2022 MLB Draft Preview: Prep bats for the Colorado Rockies to consider

ST PETERSBURG, FLORIDA - APRIL 01: A Colorado Rockies ball bag sits on the warning track before a game against the Tampa Bay Rays at Tropicana Field on April 01, 2019 in St Petersburg, Florida. (Photo by Julio Aguilar/Getty Images)
ST PETERSBURG, FLORIDA - APRIL 01: A Colorado Rockies ball bag sits on the warning track before a game against the Tampa Bay Rays at Tropicana Field on April 01, 2019 in St Petersburg, Florida. (Photo by Julio Aguilar/Getty Images) /

With the MLB lockout in full effect, all is quiet on the baseball transaction front, leaving Colorado Rockies fans in need of some thought provocation.

In the presence of all this uncertainty, one thing is certain: The 2022 MLB draft class is loaded. Early indications suggest the class will offer one of the best hitting crops in memory. That’s where we’ll focus in this article.

The prep bat class is especially notable due to the elite trio of prospects at the top. The college group — which will be covered in a future article — pitches even more enticing names into the fold.

For now, let’s go ahead and highlight six of the most exciting bats in the prep class that could be of interest to the Colorado Rockies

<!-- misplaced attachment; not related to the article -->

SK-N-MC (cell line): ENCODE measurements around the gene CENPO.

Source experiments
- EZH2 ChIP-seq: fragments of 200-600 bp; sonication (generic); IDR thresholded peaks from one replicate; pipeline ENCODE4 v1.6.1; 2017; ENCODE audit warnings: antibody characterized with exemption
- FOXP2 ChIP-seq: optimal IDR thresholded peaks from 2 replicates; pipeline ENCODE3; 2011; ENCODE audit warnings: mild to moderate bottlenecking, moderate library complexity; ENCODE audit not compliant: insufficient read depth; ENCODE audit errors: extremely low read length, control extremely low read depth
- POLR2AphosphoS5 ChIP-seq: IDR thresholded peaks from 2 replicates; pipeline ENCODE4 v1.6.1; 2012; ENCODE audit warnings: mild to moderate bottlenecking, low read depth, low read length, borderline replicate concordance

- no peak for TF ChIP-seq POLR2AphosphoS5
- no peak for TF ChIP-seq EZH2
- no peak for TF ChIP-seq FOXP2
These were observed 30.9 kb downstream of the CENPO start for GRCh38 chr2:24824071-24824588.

Prep Hitters

Termarr Johnson | SS/2B | Atlanta, GA

An early favorite to run away with the #1 overall pick, Johnson offers a lightning-fast left-handed swing that generates remarkable bat speed. Scouts have also praised his pitch recognition and knack for manipulating the barrel to make contact.

Those offensive skills, in combination with above-average speed, make for an incredible offensive profile. Johnson has been projected for second base but he deserves an opportunity to prove himself as a shortstop in professional ball.

Think Kahlil Watson from last year’s class with an even more juiced-up bat. The Colorado Rockies would be extremely lucky to have Johnson on the board at pick 10, but one of these elite prep hitters is likely to fall due to team underslot strategies.

Perfect Game measurables:

97 mph max exit velo (98th percentile in 2022 class)
6.65 second 60-yard dash (93rd percentile)

Elijah Green | OF | Orlando, FL

Until Termarr Johnson (and the next player to be mentioned) burst onto the scene, Green was seen as the surefire top prep player in the 2022 class. In a normal year, he would be. Unfortunately for him — and fortunately for MLB teams — he’s not alone as a once in five years kind of prospect.

The Miami commit has insane measurables that appear regularly in the field.

Green already stands 6’3″ and 225 pounds with plenty of room to grow. That impressive size gives way to pinnacle-level exit velocities to go along with his Olympic-level speed.

As a result of his incredible athleticism, Green is a promising center-field defender with Platinum Glove upside.

Like Johnson, it would be a miracle if Green slipped to pick 10 but it’s not entirely out of the question given Green’s average hit tool. A Byron Buxton comparison is fair for Green.

Perfect Game measurables: